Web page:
While photographing Moreland, we had the good luck of running into Carol Chancey. Carol, a member of the Moreland Cultural Arts Association, is very enthusiastic about the history of this place. We talked a lot about Lewis Grizzard and Erskine Caldwell and plans for preserving what is left of Moreland. She also identified the buildings seen here. Besides the Cureton & Cole store on the left, she notes that the middle building was a doctor’s office and the one on the right was the old post office.
Tag Archives: North Georgia General Stores
The two-story building on the right was the W. A. Brannon Mercantile, built in 1894 by R. D. Cole of Newnan. On the left is the Moreland Knitting Mill, built in 1904 as a cotton warehouse. An alley originally separated the two buildings but they were connected by the middle building (with square canopy) in 1937. Brannon sold the old warehouse for use as a knitting mill in 1920, which was originally known as Moreland Hosiery Mills (1920-1927) and later operated as Moreland Knitting Mills (1927-1968).
National Register of Historic Places
This store and the shed beside it, are very close to the US 29 right of way.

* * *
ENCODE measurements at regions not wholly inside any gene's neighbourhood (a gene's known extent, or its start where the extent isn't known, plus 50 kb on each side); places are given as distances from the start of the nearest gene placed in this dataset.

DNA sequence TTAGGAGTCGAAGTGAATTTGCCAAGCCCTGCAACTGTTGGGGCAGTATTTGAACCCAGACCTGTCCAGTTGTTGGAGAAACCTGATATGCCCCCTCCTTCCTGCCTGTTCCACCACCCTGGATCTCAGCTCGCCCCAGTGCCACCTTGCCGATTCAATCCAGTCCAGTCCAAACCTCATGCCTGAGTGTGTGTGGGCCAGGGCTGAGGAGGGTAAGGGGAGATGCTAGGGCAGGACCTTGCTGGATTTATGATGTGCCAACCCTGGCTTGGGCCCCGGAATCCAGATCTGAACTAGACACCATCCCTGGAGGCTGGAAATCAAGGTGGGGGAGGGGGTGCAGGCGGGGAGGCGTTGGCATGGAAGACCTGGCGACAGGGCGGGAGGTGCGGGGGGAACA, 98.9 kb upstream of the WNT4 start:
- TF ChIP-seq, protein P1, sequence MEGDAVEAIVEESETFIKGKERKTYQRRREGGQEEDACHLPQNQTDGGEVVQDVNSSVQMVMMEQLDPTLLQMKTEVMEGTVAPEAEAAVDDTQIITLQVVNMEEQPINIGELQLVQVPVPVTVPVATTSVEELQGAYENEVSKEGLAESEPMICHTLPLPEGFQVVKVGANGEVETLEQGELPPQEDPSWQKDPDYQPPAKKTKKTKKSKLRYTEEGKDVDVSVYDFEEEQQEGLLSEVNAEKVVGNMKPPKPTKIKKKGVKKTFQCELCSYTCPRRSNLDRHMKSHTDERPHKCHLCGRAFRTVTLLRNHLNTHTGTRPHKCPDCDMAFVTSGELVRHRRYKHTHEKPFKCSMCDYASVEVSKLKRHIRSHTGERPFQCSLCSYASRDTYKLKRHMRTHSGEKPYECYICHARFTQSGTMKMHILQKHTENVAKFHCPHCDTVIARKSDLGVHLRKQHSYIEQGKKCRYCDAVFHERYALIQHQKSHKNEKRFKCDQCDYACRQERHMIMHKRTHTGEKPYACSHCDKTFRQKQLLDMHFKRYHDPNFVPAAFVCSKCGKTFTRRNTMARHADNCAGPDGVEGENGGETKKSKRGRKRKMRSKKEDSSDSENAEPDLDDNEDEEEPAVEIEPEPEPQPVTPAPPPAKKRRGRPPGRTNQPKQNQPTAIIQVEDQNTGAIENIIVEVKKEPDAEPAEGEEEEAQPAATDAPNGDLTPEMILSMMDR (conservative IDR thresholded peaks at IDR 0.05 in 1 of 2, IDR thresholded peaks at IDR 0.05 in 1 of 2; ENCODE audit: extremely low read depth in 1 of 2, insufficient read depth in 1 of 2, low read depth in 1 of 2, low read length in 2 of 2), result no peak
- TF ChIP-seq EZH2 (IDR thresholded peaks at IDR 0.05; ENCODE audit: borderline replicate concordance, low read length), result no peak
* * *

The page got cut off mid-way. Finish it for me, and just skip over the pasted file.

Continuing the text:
Caroline Shepherd Pollet writes: I ran across your photos of Madras, Ga. I showed them to my 100 year old mother, Rowena Redwine Shepherd. I grew up hearing the story of Madras. Madras was named by my great aunt, Bessie Redwine, who ran the Whistle stop station. She was given the honor of naming it when a post office was established. She wanted it to have a unique name. She chose Madras after the town in India. Madras mostly consisted of the Redwine family, Uncle Word Redwine, Cousin Ben, Auntie Bess, my great grandmother, Caroline Word Redwine (I am named for her). There was one store.
Heard Street, running parallel to the railroad tracks, is Flovilla’s historic commercial center.
Much of the space is now occupied by the Victory Tabernacl. When I was photographing, mid-day on a Friday, the church was meeting and I could hear gospel music coming from inside, just as the sign promised.
This iconic general store was most likely built in the 19th century, probably soon after the Civil War; it could be antebellum but I haven’t learned enough about the area to make that connection. It features handmade bricks and an architecture rarely seen today. Though its roof is in ruins, the frame of the structure still seems salvageable.